What does it say? Well, the agenda summary states it’s not specifically about the right to full care so that folk can choose to die at home. It’s about ‘end of life care’. And as Alasdair Allan pointed out at Holyrood, that covers the last six months of life. In 2018/19, it is proudly asserted by the IJB, Shetland “had a percentage of 94 percent of time in the last six months of life spent at home or in a community setting. This is the highest percentage of anywhere in Scotland, and consistently the highest percentage in Scotland since 2013/14.” 

But this is - how can I put this - bullshit. “A community setting” in this instance can and does mean care home or care centre, not just your own house. And if that missing six per cent is when the person actually died...well. 

The report itself is 40-odd pages long and starts well: Death and dying, whilst a natural part of life, can be one of the most difficult times for everyone involved. Having a good death is just as important as having good quality of life.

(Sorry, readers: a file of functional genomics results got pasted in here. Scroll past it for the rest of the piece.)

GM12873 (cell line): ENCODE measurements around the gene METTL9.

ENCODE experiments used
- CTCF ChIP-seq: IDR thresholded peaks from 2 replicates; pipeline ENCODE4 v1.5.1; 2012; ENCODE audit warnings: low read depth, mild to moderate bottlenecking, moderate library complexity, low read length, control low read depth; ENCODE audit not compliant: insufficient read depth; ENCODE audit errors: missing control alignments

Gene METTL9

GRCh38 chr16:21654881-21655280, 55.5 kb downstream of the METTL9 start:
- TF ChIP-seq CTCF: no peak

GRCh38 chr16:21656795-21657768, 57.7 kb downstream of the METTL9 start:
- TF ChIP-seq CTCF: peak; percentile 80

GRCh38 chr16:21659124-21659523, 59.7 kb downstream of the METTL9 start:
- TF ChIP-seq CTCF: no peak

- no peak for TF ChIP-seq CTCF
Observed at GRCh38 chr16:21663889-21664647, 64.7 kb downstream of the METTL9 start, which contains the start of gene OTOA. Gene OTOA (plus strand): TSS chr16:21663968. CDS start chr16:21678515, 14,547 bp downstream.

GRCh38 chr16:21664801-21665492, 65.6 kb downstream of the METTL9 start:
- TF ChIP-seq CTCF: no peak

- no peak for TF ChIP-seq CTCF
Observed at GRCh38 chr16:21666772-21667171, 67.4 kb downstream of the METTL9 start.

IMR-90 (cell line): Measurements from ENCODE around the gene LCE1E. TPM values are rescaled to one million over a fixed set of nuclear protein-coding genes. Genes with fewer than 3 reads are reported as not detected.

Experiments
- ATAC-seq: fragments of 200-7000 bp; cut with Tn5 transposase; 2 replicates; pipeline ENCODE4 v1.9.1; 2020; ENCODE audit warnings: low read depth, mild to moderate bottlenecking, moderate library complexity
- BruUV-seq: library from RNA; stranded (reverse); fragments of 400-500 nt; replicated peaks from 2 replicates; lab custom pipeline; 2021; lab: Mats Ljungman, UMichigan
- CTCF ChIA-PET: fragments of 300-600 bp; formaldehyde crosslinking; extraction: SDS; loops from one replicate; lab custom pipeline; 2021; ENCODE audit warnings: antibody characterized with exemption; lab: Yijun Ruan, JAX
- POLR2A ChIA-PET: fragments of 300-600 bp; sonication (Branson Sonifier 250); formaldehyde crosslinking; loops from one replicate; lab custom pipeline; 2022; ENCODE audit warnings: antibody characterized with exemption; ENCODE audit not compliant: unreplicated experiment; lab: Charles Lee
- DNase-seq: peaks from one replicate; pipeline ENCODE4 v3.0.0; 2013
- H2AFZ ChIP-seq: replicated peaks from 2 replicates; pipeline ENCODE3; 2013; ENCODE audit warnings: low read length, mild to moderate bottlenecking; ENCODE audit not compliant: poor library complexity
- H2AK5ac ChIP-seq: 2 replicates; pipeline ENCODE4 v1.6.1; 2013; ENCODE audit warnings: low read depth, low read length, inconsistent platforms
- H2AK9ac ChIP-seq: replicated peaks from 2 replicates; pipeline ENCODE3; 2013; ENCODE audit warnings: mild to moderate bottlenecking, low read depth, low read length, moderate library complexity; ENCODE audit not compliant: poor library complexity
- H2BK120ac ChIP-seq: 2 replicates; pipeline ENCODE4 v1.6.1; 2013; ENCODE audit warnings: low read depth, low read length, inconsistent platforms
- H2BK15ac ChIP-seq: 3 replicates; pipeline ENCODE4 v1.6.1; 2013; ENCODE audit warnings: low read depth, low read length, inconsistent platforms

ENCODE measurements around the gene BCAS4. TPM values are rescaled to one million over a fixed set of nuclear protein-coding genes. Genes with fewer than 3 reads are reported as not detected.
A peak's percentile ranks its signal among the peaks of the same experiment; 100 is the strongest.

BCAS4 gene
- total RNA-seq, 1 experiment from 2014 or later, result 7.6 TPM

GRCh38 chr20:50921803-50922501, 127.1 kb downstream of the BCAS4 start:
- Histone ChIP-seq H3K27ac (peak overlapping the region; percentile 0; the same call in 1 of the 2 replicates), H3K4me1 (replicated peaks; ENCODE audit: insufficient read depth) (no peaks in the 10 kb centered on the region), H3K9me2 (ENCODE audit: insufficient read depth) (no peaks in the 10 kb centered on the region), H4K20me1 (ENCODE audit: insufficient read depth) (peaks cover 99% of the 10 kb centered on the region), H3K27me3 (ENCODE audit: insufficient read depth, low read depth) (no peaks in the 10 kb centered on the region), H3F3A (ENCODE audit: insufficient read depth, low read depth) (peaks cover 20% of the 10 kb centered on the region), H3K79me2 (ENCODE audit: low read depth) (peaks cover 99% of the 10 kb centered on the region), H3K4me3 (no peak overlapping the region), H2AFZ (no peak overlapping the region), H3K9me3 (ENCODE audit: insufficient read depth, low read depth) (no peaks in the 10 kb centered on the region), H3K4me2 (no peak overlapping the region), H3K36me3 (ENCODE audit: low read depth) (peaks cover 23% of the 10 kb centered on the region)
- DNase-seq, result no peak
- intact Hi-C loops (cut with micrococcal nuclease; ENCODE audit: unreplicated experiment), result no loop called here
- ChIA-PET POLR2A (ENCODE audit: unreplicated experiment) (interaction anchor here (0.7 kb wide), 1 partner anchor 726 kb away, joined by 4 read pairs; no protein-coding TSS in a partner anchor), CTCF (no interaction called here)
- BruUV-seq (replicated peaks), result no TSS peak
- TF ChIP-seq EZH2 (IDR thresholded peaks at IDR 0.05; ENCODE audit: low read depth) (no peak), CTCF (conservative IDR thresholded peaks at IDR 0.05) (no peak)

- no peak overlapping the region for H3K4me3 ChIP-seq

“Whilst dying is inevitable, and universal, that is the only certain thing about it. So much else is unpredictable. It is therefore vital to offer people choice and control over the things that are important to them at this point of maximum vulnerability in their lives."

Then there are pages of graphs, tables statistics and stuff about person-centred care: worthy, possibly worthwhile, but woolly as a flock of unsheared sheep.